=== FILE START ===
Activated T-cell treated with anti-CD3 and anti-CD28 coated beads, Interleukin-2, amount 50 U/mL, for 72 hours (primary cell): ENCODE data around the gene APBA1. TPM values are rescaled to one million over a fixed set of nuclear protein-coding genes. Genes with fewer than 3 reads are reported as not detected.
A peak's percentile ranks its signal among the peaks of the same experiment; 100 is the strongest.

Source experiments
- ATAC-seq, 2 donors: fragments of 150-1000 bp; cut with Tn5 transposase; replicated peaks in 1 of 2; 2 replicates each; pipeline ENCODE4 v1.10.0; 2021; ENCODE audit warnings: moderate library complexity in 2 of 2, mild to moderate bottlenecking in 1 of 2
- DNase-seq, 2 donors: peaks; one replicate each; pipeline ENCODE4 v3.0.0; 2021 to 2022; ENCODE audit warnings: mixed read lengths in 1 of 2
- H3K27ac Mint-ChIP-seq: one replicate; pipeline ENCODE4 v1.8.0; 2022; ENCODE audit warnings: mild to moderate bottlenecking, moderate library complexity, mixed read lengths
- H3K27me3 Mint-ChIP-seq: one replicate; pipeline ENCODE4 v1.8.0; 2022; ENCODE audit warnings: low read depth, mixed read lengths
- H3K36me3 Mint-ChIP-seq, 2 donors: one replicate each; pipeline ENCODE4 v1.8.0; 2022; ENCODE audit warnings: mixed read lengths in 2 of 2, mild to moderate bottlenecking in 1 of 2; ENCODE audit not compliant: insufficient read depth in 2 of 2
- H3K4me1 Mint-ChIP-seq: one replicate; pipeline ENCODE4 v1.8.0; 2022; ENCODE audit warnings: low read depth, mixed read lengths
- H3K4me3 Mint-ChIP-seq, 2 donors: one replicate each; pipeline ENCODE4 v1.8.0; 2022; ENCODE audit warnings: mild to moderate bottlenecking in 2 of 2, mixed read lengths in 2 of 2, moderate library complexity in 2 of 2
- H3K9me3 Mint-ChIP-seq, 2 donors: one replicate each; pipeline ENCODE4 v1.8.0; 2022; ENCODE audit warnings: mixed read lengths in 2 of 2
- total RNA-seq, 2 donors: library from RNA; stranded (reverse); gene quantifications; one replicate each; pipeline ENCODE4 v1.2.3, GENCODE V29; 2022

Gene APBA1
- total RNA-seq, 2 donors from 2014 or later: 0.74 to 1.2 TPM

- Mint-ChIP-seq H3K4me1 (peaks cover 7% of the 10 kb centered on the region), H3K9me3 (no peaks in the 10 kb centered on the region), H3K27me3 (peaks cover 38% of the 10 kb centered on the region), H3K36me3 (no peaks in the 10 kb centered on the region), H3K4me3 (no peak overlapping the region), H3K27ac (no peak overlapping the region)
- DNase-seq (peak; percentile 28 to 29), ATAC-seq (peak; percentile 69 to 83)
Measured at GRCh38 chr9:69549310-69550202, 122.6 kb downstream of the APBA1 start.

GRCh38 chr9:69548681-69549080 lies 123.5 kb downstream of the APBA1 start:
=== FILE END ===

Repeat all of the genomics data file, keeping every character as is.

Activated T-cell treated with anti-CD3 and anti-CD28 coated beads, Interleukin-2, amount 50 U/mL, for 72 hours (primary cell): ENCODE data around the gene APBA1. TPM values are rescaled to one million over a fixed set of nuclear protein-coding genes. Genes with fewer than 3 reads are reported as not detected.
A peak's percentile ranks its signal among the peaks of the same experiment; 100 is the strongest.

Source experiments
- ATAC-seq, 2 donors: fragments of 150-1000 bp; cut with Tn5 transposase; replicated peaks in 1 of 2; 2 replicates each; pipeline ENCODE4 v1.10.0; 2021; ENCODE audit warnings: moderate library complexity in 2 of 2, mild to moderate bottlenecking in 1 of 2
- DNase-seq, 2 donors: peaks; one replicate each; pipeline ENCODE4 v3.0.0; 2021 to 2022; ENCODE audit warnings: mixed read lengths in 1 of 2
- H3K27ac Mint-ChIP-seq: one replicate; pipeline ENCODE4 v1.8.0; 2022; ENCODE audit warnings: mild to moderate bottlenecking, moderate library complexity, mixed read lengths
- H3K27me3 Mint-ChIP-seq: one replicate; pipeline ENCODE4 v1.8.0; 2022; ENCODE audit warnings: low read depth, mixed read lengths
- H3K36me3 Mint-ChIP-seq, 2 donors: one replicate each; pipeline ENCODE4 v1.8.0; 2022; ENCODE audit warnings: mixed read lengths in 2 of 2, mild to moderate bottlenecking in 1 of 2; ENCODE audit not compliant: insufficient read depth in 2 of 2
- H3K4me1 Mint-ChIP-seq: one replicate; pipeline ENCODE4 v1.8.0; 2022; ENCODE audit warnings: low read depth, mixed read lengths
- H3K4me3 Mint-ChIP-seq, 2 donors: one replicate each; pipeline ENCODE4 v1.8.0; 2022; ENCODE audit warnings: mild to moderate bottlenecking in 2 of 2, mixed read lengths in 2 of 2, moderate library complexity in 2 of 2
- H3K9me3 Mint-ChIP-seq, 2 donors: one replicate each; pipeline ENCODE4 v1.8.0; 2022; ENCODE audit warnings: mixed read lengths in 2 of 2
- total RNA-seq, 2 donors: library from RNA; stranded (reverse); gene quantifications; one replicate each; pipeline ENCODE4 v1.2.3, GENCODE V29; 2022

Gene APBA1
- total RNA-seq, 2 donors from 2014 or later: 0.74 to 1.2 TPM

- Mint-ChIP-seq H3K4me1 (peaks cover 7% of the 10 kb centered on the region), H3K9me3 (no peaks in the 10 kb centered on the region), H3K27me3 (peaks cover 38% of the 10 kb centered on the region), H3K36me3 (no peaks in the 10 kb centered on the region), H3K4me3 (no peak overlapping the region), H3K27ac (no peak overlapping the region)
- DNase-seq (peak; percentile 28 to 29), ATAC-seq (peak; percentile 69 to 83)
Measured at GRCh38 chr9:69549310-69550202, 122.6 kb downstream of the APBA1 start.

GRCh38 chr9:69548681-69549080 lies 123.5 kb downstream of the APBA1 start: